Oscar Wilde House
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Oscar Wilde Statue
Millennium Wing National Gallery
A magnificent Caravaggio and a breathtaking collection of works by Jack B Yeats – William Butler's younger brother – are the main...
Beneath this busy pub is a suitably sweaty, darkened room that plays regular host to some top-class local and international DJs playing...
Lonely Planet review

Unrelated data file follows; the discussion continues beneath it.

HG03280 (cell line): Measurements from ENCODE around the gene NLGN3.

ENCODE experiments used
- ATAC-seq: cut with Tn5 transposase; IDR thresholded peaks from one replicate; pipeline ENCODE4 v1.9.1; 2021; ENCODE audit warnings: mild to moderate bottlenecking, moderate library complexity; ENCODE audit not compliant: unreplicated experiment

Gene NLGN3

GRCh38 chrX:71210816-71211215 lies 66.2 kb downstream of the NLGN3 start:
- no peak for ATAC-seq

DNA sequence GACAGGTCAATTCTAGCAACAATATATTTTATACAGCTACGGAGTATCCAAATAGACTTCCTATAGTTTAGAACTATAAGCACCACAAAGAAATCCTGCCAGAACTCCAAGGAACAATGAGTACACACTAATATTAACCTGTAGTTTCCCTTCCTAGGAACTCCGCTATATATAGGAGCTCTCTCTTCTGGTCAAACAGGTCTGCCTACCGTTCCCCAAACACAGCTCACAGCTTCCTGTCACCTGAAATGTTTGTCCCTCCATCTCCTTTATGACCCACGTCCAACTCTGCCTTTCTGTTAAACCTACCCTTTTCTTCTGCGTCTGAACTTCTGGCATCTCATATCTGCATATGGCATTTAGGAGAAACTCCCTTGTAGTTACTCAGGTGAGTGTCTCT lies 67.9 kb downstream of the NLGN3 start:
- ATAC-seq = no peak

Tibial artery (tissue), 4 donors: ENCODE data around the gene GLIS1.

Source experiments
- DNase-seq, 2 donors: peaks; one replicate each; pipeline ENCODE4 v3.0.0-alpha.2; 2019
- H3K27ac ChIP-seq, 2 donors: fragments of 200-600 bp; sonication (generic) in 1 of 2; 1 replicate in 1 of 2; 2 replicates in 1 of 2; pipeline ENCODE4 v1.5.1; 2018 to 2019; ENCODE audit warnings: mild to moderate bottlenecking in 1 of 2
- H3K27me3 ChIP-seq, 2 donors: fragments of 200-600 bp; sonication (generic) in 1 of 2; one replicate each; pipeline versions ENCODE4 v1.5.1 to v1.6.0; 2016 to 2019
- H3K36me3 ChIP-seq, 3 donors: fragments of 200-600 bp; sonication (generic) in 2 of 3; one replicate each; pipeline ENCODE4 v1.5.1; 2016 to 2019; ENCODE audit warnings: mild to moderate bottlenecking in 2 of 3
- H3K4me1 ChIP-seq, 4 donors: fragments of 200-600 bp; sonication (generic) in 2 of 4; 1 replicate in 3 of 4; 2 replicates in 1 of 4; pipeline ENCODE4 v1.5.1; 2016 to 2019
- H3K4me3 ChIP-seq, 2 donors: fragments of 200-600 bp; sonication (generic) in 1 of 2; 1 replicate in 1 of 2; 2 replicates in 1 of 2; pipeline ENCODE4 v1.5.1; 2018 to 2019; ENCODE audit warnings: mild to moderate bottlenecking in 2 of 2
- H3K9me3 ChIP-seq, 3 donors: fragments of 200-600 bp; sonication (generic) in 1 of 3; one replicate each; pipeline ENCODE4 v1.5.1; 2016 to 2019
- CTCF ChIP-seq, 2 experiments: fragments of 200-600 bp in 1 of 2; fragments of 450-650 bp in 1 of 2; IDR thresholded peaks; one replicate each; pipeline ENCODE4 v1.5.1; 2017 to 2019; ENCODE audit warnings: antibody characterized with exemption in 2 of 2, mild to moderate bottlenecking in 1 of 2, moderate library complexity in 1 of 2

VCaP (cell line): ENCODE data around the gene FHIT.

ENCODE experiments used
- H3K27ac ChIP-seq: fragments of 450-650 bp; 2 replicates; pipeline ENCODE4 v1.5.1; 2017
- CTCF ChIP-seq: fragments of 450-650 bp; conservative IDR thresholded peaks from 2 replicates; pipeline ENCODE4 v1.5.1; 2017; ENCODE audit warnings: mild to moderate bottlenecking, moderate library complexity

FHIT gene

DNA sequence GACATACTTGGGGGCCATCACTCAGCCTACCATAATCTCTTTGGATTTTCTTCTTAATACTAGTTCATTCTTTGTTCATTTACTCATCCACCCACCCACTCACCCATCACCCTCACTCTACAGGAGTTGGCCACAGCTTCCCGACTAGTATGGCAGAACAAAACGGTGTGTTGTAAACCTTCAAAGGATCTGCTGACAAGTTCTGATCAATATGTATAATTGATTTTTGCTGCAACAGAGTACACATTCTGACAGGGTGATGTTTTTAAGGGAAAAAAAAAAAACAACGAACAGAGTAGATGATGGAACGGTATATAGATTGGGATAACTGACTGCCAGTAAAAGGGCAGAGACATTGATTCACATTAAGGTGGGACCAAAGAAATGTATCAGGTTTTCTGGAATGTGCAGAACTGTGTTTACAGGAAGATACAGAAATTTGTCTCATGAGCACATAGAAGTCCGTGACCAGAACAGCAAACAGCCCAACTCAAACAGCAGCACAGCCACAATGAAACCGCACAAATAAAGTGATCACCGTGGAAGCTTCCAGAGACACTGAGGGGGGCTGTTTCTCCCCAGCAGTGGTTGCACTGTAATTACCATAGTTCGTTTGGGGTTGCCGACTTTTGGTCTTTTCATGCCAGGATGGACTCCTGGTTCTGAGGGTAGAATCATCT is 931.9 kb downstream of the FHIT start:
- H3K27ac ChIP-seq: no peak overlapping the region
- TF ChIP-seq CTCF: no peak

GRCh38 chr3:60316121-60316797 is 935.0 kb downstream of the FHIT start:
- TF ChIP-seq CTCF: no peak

In 1855 the surgeon William Wilde and his wife ‘Speranza’ Wilde moved into 1 North Merrion Sq – the first residence built on the square (1762) – with their one-year-old son Oscar. They lived here until 1878 and we imagine that the young Oscar’s genius was stimulated by the famous literary salon hosted here by his mother. The family lived here right through Oscar’s education at Trinity. In 1994 the house was taken over by the American College Dublin. The first two floors have been restored to an approximate version of their appearance in Oscar’s day and can only be visited on a guided tour. Across the road, just inside the railings of Merrion Sq, is a flamboyant statue of the man himself. Crafted from a variety of precious stones, it is an aptly colourful depiction of Wilde wearing his customary smoking jacket and reclining on a rock. Wilde may well be sneering at Dublin and his old home, although the expression may have more to do with the artist’s attempt to depict the deeply divided nature of the man: from one side he looks to be smiling and happy; from the other, gloomy and preoccupied. Atop one of the plinths, daubed with witty one-liners and Wildean throwaways, is a small green statue of Oscar’s pregnant mother.